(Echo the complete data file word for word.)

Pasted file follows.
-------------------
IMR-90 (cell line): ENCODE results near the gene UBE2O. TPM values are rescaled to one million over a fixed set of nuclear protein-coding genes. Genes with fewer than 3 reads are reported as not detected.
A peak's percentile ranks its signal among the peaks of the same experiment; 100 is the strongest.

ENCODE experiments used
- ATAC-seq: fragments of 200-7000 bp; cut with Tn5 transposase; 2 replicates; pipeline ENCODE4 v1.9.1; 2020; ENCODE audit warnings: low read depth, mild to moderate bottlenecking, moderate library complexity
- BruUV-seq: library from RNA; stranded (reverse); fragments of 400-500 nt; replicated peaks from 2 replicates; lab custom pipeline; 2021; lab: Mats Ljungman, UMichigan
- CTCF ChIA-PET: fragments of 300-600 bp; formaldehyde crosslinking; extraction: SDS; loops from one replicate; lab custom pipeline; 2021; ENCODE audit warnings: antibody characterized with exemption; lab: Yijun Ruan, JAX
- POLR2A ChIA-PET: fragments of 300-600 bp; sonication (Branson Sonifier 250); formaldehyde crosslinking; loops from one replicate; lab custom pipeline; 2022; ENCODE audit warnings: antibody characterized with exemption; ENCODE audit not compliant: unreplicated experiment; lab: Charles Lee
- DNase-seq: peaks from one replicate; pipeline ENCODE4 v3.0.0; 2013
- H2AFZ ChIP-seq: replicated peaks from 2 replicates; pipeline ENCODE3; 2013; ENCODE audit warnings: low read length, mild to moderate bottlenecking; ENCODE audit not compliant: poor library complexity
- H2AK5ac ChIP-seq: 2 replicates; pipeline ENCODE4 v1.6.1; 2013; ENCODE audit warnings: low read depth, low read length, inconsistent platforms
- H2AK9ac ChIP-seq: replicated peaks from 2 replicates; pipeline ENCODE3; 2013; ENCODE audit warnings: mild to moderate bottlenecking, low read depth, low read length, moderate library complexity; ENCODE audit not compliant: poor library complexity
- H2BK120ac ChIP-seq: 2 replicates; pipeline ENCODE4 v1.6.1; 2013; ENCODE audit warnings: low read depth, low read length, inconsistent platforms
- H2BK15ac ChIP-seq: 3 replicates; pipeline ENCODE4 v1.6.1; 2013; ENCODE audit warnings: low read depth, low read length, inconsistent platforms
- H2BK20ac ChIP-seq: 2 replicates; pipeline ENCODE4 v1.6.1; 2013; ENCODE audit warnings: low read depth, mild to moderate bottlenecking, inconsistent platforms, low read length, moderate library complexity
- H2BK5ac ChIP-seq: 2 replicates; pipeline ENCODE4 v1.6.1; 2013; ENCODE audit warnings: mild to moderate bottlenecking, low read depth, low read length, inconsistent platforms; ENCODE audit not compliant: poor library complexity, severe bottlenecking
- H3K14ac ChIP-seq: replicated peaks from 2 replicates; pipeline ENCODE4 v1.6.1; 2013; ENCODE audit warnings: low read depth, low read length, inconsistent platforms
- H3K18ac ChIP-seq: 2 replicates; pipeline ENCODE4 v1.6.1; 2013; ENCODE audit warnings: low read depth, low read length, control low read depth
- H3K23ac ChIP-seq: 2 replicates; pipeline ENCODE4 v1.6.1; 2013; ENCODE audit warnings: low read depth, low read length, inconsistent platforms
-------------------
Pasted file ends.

IMR-90 (cell line): ENCODE results near the gene UBE2O. TPM values are rescaled to one million over a fixed set of nuclear protein-coding genes. Genes with fewer than 3 reads are reported as not detected.
A peak's percentile ranks its signal among the peaks of the same experiment; 100 is the strongest.

ENCODE experiments used
- ATAC-seq: fragments of 200-7000 bp; cut with Tn5 transposase; 2 replicates; pipeline ENCODE4 v1.9.1; 2020; ENCODE audit warnings: low read depth, mild to moderate bottlenecking, moderate library complexity
- BruUV-seq: library from RNA; stranded (reverse); fragments of 400-500 nt; replicated peaks from 2 replicates; lab custom pipeline; 2021; lab: Mats Ljungman, UMichigan
- CTCF ChIA-PET: fragments of 300-600 bp; formaldehyde crosslinking; extraction: SDS; loops from one replicate; lab custom pipeline; 2021; ENCODE audit warnings: antibody characterized with exemption; lab: Yijun Ruan, JAX
- POLR2A ChIA-PET: fragments of 300-600 bp; sonication (Branson Sonifier 250); formaldehyde crosslinking; loops from one replicate; lab custom pipeline; 2022; ENCODE audit warnings: antibody characterized with exemption; ENCODE audit not compliant: unreplicated experiment; lab: Charles Lee
- DNase-seq: peaks from one replicate; pipeline ENCODE4 v3.0.0; 2013
- H2AFZ ChIP-seq: replicated peaks from 2 replicates; pipeline ENCODE3; 2013; ENCODE audit warnings: low read length, mild to moderate bottlenecking; ENCODE audit not compliant: poor library complexity
- H2AK5ac ChIP-seq: 2 replicates; pipeline ENCODE4 v1.6.1; 2013; ENCODE audit warnings: low read depth, low read length, inconsistent platforms
- H2AK9ac ChIP-seq: replicated peaks from 2 replicates; pipeline ENCODE3; 2013; ENCODE audit warnings: mild to moderate bottlenecking, low read depth, low read length, moderate library complexity; ENCODE audit not compliant: poor library complexity
- H2BK120ac ChIP-seq: 2 replicates; pipeline ENCODE4 v1.6.1; 2013; ENCODE audit warnings: low read depth, low read length, inconsistent platforms
- H2BK15ac ChIP-seq: 3 replicates; pipeline ENCODE4 v1.6.1; 2013; ENCODE audit warnings: low read depth, low read length, inconsistent platforms
- H2BK20ac ChIP-seq: 2 replicates; pipeline ENCODE4 v1.6.1; 2013; ENCODE audit warnings: low read depth, mild to moderate bottlenecking, inconsistent platforms, low read length, moderate library complexity
- H2BK5ac ChIP-seq: 2 replicates; pipeline ENCODE4 v1.6.1; 2013; ENCODE audit warnings: mild to moderate bottlenecking, low read depth, low read length, inconsistent platforms; ENCODE audit not compliant: poor library complexity, severe bottlenecking
- H3K14ac ChIP-seq: replicated peaks from 2 replicates; pipeline ENCODE4 v1.6.1; 2013; ENCODE audit warnings: low read depth, low read length, inconsistent platforms
- H3K18ac ChIP-seq: 2 replicates; pipeline ENCODE4 v1.6.1; 2013; ENCODE audit warnings: low read depth, low read length, control low read depth
- H3K23ac ChIP-seq: 2 replicates; pipeline ENCODE4 v1.6.1; 2013; ENCODE audit warnings: low read depth, low read length, inconsistent platforms